By Aurelia St Clair
Bad Dates of Melbourne (BDOM) started as a hobby for founder Alita “Ali” Brydon and it hit a nerve - the BDOM Instagram has more than 15,000 followers and the Facebook page has more than 161,000. There’s also the Bad Dates of Australia community so the nation can share about their horror dating stories.
Aurelia: All true BDOM fan knows, you love nugs. What’s your go-to Maccas order?
Ali: I’m a nugs fanatic. Nugs, fries, one Cajun dipping sauce and one BBQ sauce. The sauce selection is critical to a satisfying Maccas run – and I highly recommend you invest in your future wellbeing by having a few ‘emergency sauces’ at home, in case they forget. I have nine.
When and why did you start BDOM?
I love me a Tinder date. I’ve had many amazing - and occasionally not so amazing - experiences. For years I was telling my dodgy date stories to friends and family – and they were keen for me to write a book. Then one day I thought... these are bite size stories - perfect for social media. I started posting whatever tales I could rustle up, along with jokes and commentary on swipe life, and by week three 1.6 million people across Australia had seen a BDOM post. It really struck a nerve. That was almost four years ago now. These days the Page is very focused on community, self-esteem and laughter. It’s a nice place on the internet and the people are wonderful.
Have you noticed a difference in submissions to the page since the start of the pandemic?
The pandemic hasn’t stopped dating. Most of the stories that have been coming in have happened in the period between lockdowns; are historical tales; or are of in-app experiences. People are frustrated with COVID – but generally are finding a COVID safe way around it through chat and video calls. According to a recent Tinder survey, 40 percent of Gen Z Tinder members are planning on continuing on digital dates – for example video dates - even as date spots re-open. It’s a big shift.
Probably the most notable change of late has been that vaccination has become a hot dating topic. For example, on Tinder, you can add a sticker to your profile to show you’re vaccinated or are planning to be. You don’t need to swipe long to see it pop up in bios. It’s important to people.
Do you have a favourite Covid dating story? Favourite overall story?
My favourite COVID dating story. A woman went on a video date during lockdown. Things were going well – but she wanted to be a bit more comfortable and decided to chee
ky change out of her pants into her pyjamas. Very relatable! She stepped out of shot to quickly change, but didn’t realise she was still able to be seen by her date, in the reflection of a mirror in the room. An accidental knickers flash! That relationship is still going strong.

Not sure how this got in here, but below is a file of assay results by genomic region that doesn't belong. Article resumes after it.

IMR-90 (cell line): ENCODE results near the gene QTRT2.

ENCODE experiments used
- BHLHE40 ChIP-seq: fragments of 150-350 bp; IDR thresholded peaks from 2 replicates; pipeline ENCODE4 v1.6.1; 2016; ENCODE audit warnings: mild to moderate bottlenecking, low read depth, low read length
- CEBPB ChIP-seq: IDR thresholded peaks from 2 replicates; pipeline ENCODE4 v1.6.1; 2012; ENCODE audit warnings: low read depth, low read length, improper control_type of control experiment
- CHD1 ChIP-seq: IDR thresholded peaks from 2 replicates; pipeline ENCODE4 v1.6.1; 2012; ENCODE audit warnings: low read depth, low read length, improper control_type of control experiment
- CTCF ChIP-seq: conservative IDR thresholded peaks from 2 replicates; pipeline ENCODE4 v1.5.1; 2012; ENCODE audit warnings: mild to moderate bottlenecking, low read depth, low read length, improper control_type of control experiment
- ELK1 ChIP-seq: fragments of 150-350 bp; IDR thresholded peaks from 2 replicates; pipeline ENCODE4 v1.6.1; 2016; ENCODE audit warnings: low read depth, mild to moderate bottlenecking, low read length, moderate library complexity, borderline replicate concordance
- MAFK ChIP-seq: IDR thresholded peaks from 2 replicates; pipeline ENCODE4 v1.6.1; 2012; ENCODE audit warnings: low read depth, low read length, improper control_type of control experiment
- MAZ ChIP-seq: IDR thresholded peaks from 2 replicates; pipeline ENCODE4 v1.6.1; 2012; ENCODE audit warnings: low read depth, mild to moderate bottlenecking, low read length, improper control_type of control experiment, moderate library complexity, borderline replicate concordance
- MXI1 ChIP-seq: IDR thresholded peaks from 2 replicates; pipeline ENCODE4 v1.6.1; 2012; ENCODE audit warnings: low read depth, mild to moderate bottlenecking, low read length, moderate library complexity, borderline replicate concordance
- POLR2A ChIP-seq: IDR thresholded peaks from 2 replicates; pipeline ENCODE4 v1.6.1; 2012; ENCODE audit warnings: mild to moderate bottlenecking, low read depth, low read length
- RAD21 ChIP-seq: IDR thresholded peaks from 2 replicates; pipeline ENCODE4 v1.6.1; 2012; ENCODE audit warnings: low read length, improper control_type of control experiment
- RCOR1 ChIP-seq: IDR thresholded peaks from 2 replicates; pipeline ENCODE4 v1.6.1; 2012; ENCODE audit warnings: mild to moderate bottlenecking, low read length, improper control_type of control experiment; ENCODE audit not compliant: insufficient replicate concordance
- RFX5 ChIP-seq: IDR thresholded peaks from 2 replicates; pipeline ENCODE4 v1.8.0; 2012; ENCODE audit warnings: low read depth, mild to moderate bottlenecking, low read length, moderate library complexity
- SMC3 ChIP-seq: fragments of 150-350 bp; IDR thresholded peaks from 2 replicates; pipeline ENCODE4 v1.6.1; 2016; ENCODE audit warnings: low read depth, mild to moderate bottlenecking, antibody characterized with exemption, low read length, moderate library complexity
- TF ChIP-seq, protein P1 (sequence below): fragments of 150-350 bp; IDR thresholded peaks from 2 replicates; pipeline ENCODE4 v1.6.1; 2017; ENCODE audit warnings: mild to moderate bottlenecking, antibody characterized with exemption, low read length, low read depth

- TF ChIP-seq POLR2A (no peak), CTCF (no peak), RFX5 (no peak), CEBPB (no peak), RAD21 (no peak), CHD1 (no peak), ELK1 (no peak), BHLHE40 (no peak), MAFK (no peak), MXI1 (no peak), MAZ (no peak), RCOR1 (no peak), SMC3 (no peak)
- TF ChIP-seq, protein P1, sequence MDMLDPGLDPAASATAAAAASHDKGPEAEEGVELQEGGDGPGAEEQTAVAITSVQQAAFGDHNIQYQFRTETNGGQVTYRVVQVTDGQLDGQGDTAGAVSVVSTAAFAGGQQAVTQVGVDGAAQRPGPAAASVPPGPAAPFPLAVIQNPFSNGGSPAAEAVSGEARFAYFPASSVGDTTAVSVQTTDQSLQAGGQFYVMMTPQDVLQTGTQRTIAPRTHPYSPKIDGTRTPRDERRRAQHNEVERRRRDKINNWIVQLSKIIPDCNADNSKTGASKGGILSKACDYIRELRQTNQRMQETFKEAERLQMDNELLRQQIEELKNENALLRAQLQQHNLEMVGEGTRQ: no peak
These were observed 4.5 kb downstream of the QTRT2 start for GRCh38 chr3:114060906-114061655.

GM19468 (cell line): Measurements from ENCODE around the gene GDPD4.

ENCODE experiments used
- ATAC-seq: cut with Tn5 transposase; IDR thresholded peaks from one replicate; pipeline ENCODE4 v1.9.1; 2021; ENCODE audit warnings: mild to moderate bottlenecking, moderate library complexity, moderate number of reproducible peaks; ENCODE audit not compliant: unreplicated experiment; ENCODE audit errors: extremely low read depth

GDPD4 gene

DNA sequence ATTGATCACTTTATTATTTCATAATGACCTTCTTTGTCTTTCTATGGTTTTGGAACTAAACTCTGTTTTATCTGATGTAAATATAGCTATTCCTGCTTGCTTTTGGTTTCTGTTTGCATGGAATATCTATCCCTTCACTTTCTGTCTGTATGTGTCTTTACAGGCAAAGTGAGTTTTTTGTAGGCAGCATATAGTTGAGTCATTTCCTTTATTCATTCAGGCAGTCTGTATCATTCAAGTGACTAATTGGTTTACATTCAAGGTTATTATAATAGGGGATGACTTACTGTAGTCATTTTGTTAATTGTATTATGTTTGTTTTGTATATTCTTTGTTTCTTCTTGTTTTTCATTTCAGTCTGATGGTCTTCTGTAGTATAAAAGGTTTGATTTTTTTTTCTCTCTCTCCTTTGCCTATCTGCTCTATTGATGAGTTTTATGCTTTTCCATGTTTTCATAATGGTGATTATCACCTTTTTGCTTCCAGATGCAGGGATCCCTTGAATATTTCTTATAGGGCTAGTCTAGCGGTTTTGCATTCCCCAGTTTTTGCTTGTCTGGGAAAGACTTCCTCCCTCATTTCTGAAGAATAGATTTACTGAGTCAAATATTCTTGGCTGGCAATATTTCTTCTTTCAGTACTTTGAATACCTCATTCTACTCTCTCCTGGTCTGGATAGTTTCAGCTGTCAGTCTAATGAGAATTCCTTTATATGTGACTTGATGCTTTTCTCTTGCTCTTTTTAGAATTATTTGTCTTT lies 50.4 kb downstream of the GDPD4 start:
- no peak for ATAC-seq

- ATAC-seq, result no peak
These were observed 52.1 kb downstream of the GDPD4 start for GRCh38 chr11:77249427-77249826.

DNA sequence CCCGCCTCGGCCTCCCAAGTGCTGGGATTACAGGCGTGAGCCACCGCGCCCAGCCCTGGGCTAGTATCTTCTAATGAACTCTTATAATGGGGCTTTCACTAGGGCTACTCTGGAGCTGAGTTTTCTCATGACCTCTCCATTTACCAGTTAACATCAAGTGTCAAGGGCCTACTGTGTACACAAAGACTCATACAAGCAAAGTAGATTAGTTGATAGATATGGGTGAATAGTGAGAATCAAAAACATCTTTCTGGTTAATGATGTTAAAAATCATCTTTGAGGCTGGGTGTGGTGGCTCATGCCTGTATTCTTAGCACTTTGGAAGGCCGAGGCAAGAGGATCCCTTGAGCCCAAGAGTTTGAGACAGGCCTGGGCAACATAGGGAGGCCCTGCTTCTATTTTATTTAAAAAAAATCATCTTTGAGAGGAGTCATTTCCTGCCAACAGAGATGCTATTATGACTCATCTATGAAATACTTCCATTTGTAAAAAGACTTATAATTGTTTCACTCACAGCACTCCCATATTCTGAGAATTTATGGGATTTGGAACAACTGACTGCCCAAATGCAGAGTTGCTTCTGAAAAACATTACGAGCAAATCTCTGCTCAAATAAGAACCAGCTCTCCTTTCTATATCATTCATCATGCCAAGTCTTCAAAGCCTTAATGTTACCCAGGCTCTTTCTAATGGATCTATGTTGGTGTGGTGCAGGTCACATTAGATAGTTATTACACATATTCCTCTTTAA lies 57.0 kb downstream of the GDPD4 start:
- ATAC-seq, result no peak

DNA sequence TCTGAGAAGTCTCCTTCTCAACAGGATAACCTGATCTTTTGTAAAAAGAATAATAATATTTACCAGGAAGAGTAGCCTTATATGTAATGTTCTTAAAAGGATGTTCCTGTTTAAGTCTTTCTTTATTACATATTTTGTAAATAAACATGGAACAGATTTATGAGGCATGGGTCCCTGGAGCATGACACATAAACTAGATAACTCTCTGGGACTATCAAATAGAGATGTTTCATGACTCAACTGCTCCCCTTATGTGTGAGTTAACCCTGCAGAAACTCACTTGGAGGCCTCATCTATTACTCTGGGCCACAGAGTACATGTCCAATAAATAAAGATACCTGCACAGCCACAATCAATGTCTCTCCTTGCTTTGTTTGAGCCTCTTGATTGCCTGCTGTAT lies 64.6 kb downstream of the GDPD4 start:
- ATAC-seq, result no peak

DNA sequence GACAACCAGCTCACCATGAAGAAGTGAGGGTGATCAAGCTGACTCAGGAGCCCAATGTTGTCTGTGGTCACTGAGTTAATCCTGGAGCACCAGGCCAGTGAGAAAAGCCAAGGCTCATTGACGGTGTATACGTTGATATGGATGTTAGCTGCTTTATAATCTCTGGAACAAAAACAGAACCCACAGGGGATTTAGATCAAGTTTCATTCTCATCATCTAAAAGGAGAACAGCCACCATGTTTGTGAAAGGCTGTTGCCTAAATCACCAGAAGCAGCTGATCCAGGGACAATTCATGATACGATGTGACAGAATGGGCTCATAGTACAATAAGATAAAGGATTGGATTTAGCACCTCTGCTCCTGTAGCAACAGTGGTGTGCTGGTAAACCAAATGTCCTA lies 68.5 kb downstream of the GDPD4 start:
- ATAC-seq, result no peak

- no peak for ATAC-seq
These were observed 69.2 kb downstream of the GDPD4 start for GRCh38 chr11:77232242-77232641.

I could never choose an overall favourite story. They’re all incredible! I am really grateful people write in and I don’t think I’ve ever read a submission that didn’t have something interesting about it. BDOM followers know there’s a trend of people vomiting on a date and then the relationship leading to a long-lasting marriage. I like those ones – but I’m also fond of any stories that involve embarrassing bodily function.
An important one: Do you really believe that love doesn’t cross the Yarra?
I’ll never know. I live in a houseboat that floats in the middle of the Yarra, allowing me to date everyone across the city. That being said, sometimes I sell ‘LOVE CANNOT CROSS THE YARRA’ tote bags. So in the interests of commerce, yes, definitely, it cannot cross, please buy my merchandise.
What do you think the dating world is going to look like in a “covid-normal” world?
People will be going on video dates before committing to face-to-face dates. I think it’s a good thing – you’re going into the in-person date feeling more confident, with less investment. It’s very relaxed. I also have a feeling we’re going to be a little more chill about what we wear on a date. I’m not ready to stop wearing my lockdown uniform of leggings and baggy t-shirts. You can’t make me.
Someone once asked me what my perfect first date would look like. What's yours?
Standing on Brunswick Street in front of a chicken nugget shop, he stared deep into her eyes and, not minding the crowd, trailed his fingers over her delicate skin. It had been a magical night: their meal was paid for equally, no one had shat their pants and the banter was incredible. They both went to her apartment - without anyone needing to cross the Yarra, because, “as if”. As per Melbourne mating tradition, the next day, she vomited everywhere, and five years later, they got married – except then they divorced because single life is more fun.
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